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Is there hope for the future of movies?

Lara Ostroff, Staff Writer

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Movie audiences across the globe, especially teens, are at risk for MCD.

What is MCD? Movie Cliché Disorder. While the term may not be real, it is a reality that movie plots, scenes, and story-lines are hackneyed and repetitive.

In a recent poll, over 60 percent of Carlmont students felt that movie story-lines were not only overused but also overrated.

Teen romance movies are typically at fault for an overused plot or scene. These include but are not limited to forbidden supernatural love, star-crossed lovers, love triangles, and happy endings.

“It’s the same plot to everything, and really played out. Twilight is the epitome of an unoriginal love story,” said Savannah Grech.

According to critics, Grech may be on to something. On Fandango’s movie reviews, Twilight averaged at a 56 out of 100, scoring as low as a 40 from Wall Street Journal.

A survey concluded that only 57 percent of the student body watch teen romance movies, which can lead one to wonder if disheartening critic reviews had anything to do with that.

On Rotten Tomatoes, a popular go-to site to see how critics and average movie audiences reviewed movies, the second movie in the Twilight series, New Moon, received a 27 percent on the sites “tomatometer.”

The average score for New Moon by critics was a 4.7 out of 10, while the everyday audience member gave it a 3.6 out of 5.

Why was a movie series that globally grossed $3.4 billion obtaining so much negativity from top critics, while a loyal fan base leaves much kinder words behind?

“I think the reason that critics are reviewing so harshly on the twilight series, while the average movie-goer gives a more positive review, is that critics are trained to find what makes a movie intriguing, and what makes a movie boring,” said junior Alison Marsh.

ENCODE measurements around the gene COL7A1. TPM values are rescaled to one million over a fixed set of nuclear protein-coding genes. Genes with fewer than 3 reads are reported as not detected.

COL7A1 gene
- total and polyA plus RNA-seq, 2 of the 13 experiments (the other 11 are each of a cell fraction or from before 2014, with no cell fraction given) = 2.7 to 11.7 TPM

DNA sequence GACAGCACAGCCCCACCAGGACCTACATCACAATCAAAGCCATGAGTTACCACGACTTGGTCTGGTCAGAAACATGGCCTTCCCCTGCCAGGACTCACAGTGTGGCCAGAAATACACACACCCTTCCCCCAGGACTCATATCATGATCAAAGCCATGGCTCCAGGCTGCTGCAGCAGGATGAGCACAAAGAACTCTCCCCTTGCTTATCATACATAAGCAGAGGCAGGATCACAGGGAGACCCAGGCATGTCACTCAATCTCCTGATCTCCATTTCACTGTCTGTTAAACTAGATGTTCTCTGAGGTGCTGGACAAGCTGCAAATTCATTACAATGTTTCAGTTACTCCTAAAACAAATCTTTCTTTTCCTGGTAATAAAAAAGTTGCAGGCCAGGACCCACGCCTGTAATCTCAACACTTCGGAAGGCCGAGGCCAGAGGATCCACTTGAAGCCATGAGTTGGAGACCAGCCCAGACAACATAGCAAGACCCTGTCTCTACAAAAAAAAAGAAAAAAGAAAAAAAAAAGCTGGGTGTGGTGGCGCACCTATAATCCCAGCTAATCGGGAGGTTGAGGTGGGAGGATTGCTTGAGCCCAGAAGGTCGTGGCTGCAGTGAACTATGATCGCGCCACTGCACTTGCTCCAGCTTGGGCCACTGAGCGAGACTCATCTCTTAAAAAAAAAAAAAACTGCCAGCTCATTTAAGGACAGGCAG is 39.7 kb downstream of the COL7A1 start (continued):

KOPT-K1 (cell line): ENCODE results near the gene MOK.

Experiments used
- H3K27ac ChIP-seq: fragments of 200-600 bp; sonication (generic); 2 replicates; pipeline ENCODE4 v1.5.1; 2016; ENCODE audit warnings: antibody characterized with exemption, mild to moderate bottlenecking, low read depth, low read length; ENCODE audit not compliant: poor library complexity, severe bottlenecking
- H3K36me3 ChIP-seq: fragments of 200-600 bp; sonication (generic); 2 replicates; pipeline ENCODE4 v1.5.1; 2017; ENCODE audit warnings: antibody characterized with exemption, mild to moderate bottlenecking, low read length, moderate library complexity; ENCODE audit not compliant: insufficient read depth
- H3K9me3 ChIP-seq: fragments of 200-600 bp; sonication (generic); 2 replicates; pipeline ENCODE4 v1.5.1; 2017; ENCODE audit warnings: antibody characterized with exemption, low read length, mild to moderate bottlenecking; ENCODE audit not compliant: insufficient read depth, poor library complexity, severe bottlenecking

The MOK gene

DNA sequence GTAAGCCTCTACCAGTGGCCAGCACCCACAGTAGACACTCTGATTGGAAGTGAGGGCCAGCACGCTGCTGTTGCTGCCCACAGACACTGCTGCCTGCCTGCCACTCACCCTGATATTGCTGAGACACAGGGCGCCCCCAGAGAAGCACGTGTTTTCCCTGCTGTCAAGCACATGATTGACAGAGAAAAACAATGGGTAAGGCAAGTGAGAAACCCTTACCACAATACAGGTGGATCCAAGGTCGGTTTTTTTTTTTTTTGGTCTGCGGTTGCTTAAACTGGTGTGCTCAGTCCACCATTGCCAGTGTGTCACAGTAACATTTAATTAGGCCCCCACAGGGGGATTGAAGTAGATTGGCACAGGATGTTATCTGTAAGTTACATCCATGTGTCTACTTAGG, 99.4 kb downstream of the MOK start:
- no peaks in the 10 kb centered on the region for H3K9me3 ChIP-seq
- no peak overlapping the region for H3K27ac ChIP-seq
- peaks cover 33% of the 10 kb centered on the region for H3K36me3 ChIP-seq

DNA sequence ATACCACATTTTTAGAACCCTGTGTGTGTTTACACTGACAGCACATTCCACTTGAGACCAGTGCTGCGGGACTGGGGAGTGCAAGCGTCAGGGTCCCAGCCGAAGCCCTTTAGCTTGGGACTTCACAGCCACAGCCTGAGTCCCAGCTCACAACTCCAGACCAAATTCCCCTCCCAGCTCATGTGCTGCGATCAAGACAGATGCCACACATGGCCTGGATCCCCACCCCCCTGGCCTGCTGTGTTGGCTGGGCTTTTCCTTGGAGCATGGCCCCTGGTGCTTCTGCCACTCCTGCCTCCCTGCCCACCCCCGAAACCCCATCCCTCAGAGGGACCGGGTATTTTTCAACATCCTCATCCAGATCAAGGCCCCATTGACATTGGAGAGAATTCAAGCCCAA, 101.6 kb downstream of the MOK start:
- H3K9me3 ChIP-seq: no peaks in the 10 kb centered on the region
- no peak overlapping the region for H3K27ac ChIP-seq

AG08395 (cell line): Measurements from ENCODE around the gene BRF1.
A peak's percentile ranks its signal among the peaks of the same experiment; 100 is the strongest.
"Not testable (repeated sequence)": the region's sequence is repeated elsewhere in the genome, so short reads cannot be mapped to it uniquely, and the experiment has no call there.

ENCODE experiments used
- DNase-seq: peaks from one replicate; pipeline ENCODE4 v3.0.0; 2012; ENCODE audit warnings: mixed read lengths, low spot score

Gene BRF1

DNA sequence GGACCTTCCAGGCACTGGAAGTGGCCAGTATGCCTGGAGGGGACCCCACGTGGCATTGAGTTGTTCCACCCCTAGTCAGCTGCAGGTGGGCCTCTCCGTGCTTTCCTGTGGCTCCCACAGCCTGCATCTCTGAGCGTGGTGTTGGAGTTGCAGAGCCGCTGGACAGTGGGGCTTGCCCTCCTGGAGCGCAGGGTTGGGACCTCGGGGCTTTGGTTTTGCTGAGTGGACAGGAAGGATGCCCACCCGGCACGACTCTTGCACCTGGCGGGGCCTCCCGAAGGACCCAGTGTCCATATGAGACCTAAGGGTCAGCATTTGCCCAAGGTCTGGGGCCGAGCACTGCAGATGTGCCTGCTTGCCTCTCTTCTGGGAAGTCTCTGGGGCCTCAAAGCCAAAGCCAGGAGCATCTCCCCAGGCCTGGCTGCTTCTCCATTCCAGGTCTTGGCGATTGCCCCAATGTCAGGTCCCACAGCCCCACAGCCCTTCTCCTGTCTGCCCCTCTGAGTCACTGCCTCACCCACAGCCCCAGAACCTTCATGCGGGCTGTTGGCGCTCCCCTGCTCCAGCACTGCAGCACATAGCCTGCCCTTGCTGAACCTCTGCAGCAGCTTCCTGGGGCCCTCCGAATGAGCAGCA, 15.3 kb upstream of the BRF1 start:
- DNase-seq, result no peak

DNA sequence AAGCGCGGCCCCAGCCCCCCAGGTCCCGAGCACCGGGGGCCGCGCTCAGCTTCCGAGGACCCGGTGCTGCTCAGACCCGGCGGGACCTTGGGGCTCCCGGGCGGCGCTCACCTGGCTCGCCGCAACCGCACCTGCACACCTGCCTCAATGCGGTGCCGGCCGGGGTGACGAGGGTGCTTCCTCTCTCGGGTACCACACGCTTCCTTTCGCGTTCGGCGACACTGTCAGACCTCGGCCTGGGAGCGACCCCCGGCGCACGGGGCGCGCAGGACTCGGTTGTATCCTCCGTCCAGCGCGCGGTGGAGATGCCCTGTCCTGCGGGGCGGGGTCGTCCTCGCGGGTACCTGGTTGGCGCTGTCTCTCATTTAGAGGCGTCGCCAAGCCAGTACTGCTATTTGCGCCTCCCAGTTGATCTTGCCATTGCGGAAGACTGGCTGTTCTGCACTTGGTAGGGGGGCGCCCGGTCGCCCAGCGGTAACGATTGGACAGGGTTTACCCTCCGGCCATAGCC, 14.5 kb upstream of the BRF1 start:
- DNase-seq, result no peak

Marsh, having seen every movie in the Twilight series, feels the audiences fall for what the movie is attempting to portray.

“Teen romance movies in general get so much hate from critics but not audiences because whoever makes the movie has an intended audience in mind, and critics will most likely not be that youthful, intended audience,” said Marsh.

It isn’t just romance movies that are bringing yawns to American’s faces, it’s also action. At least, that’s how junior Alessandro Di Paola feels.

“Movies are predictable, especially action. That doesn’t mean they aren’t thrilling, but you always know the outcome from the start. Not all movies are like that, but in general they are. I think a lot of that is due to the fact that it is getting harder to make movies that are original and exciting because most plots are used and obvious to the audience,” said Di Paola.

In juxtaposition, another student shed light on a different point of view.

“One movie I recently saw, The Purge, had a completely original plot. Basically, once a year for 12 hours all crime is legal, and a family who thought they were secure got caught up in a gruesome experience,” said junior Ryan Callahan.

“One of the reasons it looked appealing was because of that new, unexpected factor,” said Callahan.

The latest survey at Carlmont high school concluded that 76 percent of the student body had recently seen a movie with a new, intriguing plot.

There have been many notable films in the last few years that have in common a unique story-line, including The Purge, Inception, The Curious Case of Benjamin Button, The Great Gatsby, and the Harry Potter Series.

“A lot of movies have the same formula, centering around love, or good guy versus bad guy. Inception, however, was different. It was an original idea, and it blew my mind. It also helped that Leo is hot,” said Jason Chow.

The majority of movie-goers share the same opinion: in order for a movie to be interesting, it requires an unexpected plot that has not yet been overused by the film world.

The movie industry has a positive outlook, because according to the latest survey at Carlmont high school, 76 percent of the student body has recently seen a movie with a new, intriguing plot.

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About the Writer
Lara Ostroff, Staff Writer

Lara Ostroff is a staff writer for Carlmont High School's journalism program. She writes for the newspaper, The Highlander, as well as the online website,...

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Is there hope for the future of movies?